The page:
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Reclaiming pass to start

After nearly two years of analysis regarding exposed uranium on a butte near Ludlow, S.D., the United States Forest Service is beginning preparations to reclaim the site.

The site in question was mined for uranium in the 1960's by Kerr-McGee, now known as Tronox, which is going to conduct the reclamation with oversight from the Forest Service. A mine located in the North Cave Hills of the Custer National Forest, specifically the Riley Pass site, is where the uranium is exposed.

The Forest Service is currently considering its best course of action to remove any possible risk the site may present.

"Right now there is a fair amount of planning going on," said Rusty Wilder, Forest Service coordinator for the Riley Pass site. "We're looking at some of the site data that they took last year."

Wilder said it is important they take their time and consider each option available to them so they can eliminate a need to possibly return to the site in the future.

Work began in the fall of 2007 and Wilder said ground work is to begin this spring and early summer to enable easier access to the site. For example, roads that have not been regularly used since the mine has been inactive are to be restored.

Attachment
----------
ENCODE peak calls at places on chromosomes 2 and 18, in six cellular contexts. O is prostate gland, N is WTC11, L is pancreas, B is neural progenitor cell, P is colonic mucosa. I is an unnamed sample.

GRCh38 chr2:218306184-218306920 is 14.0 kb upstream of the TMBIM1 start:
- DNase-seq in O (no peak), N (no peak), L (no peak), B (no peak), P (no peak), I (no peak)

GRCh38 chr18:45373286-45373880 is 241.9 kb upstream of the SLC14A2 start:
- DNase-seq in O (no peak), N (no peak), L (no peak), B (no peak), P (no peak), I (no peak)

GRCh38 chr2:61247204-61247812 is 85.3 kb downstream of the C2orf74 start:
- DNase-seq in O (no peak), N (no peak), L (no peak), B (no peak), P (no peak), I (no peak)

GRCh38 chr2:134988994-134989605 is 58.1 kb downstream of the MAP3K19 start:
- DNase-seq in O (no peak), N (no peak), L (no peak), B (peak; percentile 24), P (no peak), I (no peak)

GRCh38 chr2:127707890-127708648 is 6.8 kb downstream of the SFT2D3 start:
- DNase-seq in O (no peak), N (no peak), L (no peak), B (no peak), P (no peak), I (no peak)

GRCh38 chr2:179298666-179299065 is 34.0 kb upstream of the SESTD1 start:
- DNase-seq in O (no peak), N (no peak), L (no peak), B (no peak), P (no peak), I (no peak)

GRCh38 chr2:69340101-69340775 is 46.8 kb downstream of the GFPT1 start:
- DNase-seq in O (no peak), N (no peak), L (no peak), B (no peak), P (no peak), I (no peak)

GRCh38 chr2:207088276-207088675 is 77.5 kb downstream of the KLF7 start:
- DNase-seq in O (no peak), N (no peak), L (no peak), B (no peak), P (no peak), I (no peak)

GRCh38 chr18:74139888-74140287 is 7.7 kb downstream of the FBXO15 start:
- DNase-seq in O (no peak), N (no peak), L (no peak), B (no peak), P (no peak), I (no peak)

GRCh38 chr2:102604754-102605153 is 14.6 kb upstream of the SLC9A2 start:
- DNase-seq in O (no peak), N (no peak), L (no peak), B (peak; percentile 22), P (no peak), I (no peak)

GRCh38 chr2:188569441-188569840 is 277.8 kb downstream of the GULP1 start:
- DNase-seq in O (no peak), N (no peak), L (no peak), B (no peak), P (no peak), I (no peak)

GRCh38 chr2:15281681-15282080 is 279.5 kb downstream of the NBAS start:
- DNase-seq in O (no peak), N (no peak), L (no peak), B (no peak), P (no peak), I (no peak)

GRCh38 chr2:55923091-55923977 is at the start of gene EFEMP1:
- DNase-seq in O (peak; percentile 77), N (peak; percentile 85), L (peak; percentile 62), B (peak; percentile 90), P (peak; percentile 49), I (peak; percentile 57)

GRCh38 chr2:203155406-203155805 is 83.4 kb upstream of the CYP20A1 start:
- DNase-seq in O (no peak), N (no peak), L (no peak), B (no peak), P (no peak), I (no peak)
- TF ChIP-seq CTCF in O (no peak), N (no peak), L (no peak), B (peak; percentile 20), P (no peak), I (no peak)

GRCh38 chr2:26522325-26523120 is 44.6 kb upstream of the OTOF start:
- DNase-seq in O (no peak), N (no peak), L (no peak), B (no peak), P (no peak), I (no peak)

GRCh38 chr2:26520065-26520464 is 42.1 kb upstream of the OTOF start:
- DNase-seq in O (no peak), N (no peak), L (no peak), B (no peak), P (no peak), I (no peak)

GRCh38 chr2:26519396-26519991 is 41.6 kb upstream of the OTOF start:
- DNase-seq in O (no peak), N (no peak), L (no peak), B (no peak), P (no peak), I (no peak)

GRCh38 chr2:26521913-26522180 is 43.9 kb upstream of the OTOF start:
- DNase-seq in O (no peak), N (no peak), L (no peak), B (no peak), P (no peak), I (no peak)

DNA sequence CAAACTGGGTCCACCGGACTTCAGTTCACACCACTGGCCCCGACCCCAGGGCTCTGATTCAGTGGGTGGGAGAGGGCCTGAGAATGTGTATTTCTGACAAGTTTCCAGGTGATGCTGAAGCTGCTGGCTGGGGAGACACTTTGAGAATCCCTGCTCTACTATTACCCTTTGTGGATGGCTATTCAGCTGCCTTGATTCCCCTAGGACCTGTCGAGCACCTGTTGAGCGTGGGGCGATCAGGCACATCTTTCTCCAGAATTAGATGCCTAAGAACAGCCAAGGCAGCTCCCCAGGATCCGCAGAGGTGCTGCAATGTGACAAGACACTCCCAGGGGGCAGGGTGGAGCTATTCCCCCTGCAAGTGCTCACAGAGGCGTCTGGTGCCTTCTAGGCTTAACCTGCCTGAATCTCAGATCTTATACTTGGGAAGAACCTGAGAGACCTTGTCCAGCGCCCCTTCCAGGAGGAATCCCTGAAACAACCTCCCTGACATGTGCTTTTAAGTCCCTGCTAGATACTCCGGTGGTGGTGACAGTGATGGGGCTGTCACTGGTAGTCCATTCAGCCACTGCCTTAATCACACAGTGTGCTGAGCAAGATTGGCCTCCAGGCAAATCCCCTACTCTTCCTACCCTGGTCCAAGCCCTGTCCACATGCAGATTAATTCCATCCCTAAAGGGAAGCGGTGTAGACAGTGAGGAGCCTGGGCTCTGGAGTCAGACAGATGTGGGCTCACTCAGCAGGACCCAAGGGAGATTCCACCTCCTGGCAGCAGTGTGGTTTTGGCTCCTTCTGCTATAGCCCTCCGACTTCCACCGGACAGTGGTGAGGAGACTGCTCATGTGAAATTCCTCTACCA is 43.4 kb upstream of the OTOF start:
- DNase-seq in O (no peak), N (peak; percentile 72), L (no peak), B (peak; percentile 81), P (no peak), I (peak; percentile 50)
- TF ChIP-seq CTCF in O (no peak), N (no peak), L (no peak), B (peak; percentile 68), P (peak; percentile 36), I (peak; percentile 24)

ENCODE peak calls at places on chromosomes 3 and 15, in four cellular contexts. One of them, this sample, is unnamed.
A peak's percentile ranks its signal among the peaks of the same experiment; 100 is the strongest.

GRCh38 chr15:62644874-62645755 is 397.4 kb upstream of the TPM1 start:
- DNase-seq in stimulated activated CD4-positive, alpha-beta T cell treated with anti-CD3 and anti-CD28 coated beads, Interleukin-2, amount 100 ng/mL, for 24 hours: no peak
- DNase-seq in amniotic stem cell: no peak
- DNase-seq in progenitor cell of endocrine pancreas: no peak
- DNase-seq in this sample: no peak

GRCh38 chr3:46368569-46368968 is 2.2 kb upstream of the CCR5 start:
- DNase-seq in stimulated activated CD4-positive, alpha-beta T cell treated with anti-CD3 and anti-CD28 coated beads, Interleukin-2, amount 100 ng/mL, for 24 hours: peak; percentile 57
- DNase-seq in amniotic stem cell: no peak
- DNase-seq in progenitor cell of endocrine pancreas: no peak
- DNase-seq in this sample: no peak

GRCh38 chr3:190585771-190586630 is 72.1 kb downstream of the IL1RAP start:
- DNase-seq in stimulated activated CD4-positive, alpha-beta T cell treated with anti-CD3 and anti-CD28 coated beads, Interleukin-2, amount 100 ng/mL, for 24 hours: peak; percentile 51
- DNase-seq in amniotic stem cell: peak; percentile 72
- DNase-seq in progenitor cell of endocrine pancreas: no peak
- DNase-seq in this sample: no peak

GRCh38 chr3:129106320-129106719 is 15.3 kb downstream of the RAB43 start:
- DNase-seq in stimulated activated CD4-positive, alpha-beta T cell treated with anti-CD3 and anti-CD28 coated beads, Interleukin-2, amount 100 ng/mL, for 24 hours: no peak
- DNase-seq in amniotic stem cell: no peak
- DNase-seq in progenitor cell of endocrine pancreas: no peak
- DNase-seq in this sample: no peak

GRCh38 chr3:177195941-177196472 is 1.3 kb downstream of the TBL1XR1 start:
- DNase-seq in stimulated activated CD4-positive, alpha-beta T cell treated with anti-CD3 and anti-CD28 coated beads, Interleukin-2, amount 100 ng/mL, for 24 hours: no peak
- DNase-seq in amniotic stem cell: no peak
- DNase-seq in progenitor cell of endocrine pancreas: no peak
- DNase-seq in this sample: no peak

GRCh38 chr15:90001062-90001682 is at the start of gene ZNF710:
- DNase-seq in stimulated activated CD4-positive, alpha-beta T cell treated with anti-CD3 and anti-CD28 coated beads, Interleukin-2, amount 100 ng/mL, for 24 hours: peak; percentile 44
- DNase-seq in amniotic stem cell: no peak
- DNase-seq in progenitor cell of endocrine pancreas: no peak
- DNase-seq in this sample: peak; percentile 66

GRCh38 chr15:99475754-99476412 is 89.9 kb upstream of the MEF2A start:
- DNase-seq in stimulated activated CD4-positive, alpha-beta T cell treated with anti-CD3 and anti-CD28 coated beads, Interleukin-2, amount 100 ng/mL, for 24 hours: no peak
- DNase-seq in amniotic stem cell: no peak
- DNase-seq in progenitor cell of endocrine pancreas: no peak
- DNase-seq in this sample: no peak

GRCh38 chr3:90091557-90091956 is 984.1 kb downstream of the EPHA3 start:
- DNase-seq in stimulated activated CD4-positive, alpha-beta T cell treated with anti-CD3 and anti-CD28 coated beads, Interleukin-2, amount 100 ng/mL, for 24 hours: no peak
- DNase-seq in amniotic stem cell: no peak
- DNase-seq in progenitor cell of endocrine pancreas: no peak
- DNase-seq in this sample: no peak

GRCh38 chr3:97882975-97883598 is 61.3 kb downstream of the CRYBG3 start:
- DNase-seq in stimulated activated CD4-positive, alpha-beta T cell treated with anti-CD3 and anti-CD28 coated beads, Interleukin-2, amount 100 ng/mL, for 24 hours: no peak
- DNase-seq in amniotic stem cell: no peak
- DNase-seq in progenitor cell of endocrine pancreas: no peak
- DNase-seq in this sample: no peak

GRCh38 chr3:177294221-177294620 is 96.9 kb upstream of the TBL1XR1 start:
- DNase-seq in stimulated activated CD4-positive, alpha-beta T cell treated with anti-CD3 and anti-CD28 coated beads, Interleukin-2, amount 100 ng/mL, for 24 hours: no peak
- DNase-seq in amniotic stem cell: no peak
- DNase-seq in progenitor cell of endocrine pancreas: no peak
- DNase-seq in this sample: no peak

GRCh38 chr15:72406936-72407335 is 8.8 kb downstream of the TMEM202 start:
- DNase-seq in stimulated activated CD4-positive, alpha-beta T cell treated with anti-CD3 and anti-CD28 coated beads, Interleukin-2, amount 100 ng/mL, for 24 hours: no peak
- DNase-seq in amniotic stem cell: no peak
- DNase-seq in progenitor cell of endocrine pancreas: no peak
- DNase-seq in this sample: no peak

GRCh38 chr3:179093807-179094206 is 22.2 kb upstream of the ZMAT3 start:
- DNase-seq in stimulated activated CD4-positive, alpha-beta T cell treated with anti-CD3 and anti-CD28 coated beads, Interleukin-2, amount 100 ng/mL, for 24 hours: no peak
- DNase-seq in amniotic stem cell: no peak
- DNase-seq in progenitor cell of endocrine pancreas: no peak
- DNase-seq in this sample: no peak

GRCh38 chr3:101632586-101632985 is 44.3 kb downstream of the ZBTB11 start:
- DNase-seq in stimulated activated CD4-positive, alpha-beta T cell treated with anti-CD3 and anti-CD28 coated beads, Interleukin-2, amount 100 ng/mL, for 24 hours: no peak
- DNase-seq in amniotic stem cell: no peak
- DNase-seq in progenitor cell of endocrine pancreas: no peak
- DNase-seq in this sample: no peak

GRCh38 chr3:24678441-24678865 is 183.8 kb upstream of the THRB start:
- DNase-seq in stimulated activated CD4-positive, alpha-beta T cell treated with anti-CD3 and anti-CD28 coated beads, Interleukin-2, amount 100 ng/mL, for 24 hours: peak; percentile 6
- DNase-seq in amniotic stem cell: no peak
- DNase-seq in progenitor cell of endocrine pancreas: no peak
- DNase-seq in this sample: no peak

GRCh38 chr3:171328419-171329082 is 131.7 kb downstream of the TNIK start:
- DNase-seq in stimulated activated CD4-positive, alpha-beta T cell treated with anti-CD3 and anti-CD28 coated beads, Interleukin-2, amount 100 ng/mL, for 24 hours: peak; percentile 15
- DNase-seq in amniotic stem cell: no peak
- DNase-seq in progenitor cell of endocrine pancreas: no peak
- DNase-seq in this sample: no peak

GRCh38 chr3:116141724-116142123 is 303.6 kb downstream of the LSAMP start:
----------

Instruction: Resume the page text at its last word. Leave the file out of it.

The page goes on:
"If we're going to be moving equipment and hauling stuff from the sites, we want to make sure the roads are in a good condition to do that," Wilder said.

An archeological survey also is to be conducted by Forest Service staff to ensure no cultural or ancient artifacts are damaged in the reclamation of the site.

Site surveys conducted by the South Dakota Schools of Mines and Technology from Rapid City and the Environmental Protection Agency have concluded that very little hazardous material has left the site do to wind erosion, but some has left due to water transport.

"We think that it's an environmental concern," Wilder said. "We've obviously embarked on a course of action where it's probably important for us to be working on."

The thing with radioactivity is a lot of people don't really understand it, Wilder added.

"The levels that we're seeing is pretty insignificant...There is a fair amount of radiation exposure by just eating a banana or standing out in the sun," he said.

Uranium is not the only concern that those involved have about the site. While uranium can be dangerous, it is usually surrounded by other hazardous materials such as arsenic and selenium, among others.

"There are various metals that can be mobilized and they could be toxic to some of the animals in the biological community," Wilder said.

The solution the Forest Service and its consultants are leaning toward is one that involves the site being recovered to prevent these materials from further erosion and escape. Wilder added the uranium at the site has degraded over time.

The Forest Service intends to keep the public apprised of the situation, he said. Public information meetings are to be held in the future to ensure the public knows about the Forest Service plan and the situation as information becomes available.